Empowering the voices of Indigenous youth

Partner with us to develop future leaders in Australia

Empowering the voices of Indigenous youth

Partner with us to develop future leaders in Australia

Young Mob

Having a strong cultural identity and connection to country is vital to the health, social and emotional wellbeing of Indigenous youth. Many Indigenous students struggle with their confidence, self-esteem and self-identity and often don’t finish Year 12.

Through the Young Mob Program, Indigenous students have increased their knowledge and deepened their understanding of their culture. This has enabled them to improve their confidence, personal growth and ongoing development for life, education and work.


Young mob participant learning traditional painting

In 2018, the Young Mob program expanded into more schools than ever before with more camps and trips delivered with our partner, the Aboriginal organisation First Hand Solutions. Participants have built on their life skills, increased their school engagement and are more empowered and excited as they confidently step up and take on opportunities focused on their future.

They are now looking towards a brighter future, positively engaging with the world around them. In turn, many schools have increased their cultural knowledge and understanding of its importance and are more inclusive of Aboriginal and Torres Strait Islander students. 

Meet a facilitator: Mark

Mark is a proud Gamilaroi and Ngemba man. He is also a facilitator in the Young Mob program, having begun as a participant a few years back.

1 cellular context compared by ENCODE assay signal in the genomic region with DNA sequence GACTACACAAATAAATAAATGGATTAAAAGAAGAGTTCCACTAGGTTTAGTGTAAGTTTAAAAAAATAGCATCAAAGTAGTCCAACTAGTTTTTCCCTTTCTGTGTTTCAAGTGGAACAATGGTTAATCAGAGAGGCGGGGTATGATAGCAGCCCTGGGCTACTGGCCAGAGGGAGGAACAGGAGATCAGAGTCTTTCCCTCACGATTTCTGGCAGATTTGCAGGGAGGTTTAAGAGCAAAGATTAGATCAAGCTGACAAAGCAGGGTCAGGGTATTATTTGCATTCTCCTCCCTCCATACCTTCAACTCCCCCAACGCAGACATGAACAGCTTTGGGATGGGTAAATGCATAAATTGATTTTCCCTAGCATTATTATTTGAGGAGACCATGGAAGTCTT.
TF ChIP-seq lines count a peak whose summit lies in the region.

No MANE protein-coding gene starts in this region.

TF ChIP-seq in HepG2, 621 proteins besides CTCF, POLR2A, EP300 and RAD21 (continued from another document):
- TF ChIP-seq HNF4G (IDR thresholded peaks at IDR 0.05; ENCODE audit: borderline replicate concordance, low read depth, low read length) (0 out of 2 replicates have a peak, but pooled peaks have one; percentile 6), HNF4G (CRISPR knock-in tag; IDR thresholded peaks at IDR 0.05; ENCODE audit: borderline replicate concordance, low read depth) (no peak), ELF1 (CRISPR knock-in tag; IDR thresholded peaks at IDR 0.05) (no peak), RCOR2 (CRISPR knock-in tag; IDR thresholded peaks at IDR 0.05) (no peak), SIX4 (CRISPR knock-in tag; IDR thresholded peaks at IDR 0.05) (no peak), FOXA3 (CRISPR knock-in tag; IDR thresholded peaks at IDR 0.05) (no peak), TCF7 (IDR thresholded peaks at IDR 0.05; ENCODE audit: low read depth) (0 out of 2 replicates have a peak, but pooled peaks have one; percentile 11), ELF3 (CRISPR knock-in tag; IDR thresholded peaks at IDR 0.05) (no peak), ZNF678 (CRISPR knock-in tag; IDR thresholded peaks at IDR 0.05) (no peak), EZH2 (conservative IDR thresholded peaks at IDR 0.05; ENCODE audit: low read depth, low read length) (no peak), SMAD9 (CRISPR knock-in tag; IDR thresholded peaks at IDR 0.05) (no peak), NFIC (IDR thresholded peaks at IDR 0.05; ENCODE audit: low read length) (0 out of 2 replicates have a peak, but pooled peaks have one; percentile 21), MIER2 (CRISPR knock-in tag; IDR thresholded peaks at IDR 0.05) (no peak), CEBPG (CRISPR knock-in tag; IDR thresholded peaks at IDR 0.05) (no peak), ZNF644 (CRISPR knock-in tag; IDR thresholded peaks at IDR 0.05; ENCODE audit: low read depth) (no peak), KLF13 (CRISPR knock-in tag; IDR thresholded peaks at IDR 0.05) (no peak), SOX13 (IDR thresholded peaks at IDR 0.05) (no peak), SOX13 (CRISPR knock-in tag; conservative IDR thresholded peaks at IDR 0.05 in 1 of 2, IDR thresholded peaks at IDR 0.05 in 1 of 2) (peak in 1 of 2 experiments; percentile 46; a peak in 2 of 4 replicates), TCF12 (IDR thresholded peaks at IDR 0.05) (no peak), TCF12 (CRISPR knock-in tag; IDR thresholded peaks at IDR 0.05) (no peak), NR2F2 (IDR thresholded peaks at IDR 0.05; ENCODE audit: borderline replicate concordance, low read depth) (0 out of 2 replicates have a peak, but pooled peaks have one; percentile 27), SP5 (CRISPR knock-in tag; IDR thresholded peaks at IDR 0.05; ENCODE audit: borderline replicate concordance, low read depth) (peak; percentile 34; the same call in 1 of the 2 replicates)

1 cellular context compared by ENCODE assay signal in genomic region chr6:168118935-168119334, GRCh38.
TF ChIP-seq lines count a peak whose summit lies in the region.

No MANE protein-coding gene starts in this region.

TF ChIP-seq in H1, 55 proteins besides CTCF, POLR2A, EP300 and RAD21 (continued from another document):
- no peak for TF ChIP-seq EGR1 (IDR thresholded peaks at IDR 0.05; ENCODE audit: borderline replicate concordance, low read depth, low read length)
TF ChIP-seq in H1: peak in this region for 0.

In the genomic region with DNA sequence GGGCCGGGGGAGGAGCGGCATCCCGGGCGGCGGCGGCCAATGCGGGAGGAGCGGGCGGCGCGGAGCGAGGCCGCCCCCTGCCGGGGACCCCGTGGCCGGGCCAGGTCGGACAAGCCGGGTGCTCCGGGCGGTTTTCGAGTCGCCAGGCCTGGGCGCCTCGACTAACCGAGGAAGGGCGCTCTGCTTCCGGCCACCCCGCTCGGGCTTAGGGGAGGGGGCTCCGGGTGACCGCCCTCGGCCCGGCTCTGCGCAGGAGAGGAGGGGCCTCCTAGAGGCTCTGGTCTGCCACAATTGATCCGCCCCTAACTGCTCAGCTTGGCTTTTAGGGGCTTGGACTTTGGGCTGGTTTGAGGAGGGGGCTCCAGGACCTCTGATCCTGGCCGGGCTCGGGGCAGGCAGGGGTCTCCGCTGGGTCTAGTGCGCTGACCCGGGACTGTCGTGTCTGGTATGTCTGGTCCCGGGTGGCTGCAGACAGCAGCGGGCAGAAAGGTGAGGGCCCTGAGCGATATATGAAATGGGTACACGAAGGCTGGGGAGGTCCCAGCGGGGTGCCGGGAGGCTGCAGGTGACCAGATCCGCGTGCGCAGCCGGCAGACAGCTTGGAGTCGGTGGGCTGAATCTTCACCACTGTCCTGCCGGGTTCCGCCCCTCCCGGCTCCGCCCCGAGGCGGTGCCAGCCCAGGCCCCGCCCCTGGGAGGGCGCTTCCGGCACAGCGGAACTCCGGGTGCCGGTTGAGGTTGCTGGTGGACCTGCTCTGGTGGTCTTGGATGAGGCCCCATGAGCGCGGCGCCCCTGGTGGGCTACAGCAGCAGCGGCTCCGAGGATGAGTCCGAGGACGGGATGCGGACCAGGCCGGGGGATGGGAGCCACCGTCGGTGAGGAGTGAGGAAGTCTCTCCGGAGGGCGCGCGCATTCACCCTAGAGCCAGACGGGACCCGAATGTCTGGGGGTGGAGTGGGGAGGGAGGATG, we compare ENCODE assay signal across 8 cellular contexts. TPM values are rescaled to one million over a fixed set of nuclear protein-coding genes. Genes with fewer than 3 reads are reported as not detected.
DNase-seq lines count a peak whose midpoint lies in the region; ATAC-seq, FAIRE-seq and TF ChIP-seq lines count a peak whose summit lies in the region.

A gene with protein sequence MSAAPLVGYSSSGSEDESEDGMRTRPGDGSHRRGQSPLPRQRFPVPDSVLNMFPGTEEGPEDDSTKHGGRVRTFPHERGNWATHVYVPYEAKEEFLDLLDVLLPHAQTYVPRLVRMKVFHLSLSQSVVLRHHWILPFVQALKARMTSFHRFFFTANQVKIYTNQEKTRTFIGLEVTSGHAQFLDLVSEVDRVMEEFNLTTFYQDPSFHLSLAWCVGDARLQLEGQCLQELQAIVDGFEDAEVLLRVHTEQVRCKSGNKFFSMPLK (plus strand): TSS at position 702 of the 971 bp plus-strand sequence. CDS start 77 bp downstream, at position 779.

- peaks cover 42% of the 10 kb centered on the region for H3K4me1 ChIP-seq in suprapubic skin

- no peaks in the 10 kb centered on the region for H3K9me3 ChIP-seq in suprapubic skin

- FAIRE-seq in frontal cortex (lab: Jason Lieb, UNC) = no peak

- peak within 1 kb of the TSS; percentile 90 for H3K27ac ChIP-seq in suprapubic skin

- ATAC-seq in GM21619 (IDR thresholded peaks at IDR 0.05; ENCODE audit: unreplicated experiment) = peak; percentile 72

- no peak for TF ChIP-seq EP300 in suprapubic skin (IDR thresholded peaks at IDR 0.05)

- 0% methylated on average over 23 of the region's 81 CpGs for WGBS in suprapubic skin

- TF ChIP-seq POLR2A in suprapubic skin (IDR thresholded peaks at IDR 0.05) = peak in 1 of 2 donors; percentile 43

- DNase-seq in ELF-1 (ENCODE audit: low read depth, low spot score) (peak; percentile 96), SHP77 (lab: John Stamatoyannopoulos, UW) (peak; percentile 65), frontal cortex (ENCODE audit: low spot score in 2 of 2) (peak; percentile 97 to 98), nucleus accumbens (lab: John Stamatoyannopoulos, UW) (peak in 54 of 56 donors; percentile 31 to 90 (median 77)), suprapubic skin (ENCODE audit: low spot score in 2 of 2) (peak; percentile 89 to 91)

Facilitators like Mark go out to schools and run a ten-week program with Indigenous youth. The program helps engage Indigenous students in topics that can help them positively engage the world around them, diving into topics like identity, culture, strong spirit, social justice and public speaking.

Mark also brings Indigenous young leaders in the Young Mob program on camps out to the bush, where they can experience their own land and culture first-hand. Most of the youth who come out on the camps live in cities like Sydney, and aren’t necessarily familiar with their tribe, totems or what it takes to be a leader for their community.

Mark, a facilitator in the young mob program

"It’s important because Aboriginal people in the past have been shunned upon," Mark says. "So making these kids strong within themselves and within their culture and making them proud Aboriginal people is the main goal for us."


Young Mob is an opportunity for these young people to build confidence, to confront difficulties and to experience their culture first-hand. These are skills and experiences that Indigenous young people can carry with them back home – and for life.  

“We’ve had so many kids come through our program who started off shy or getting in trouble at school,” Mark says. “But this program gives you an attitude towards life, it opens you up not only to becoming a leader and learning about public speaking, but also opens you up to your culture as well. 

“We want to build future leaders and future role models and this program is a perfect thing for that.” 


Our work

When you support World Vision’s work in Australia, you are helping strengthen partnerships between Indigenous and non-Indigenous people. 

We adapt our successful community-led development approach from around the world to partner with Indigenous communities, charities and organisations to help support them to lead their own development and realise their own goals. 

You can be a part of this journey and a part of our shared story – connecting with and listening to the voice of Aboriginal and Torres Strait Islanders. Together, we can create stronger future for all. 


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Young aboriginals learning traditional skills

We want to build future leaders and future role models and this program is a perfect thing for that.

- Mark, facilitator in the Young Mob program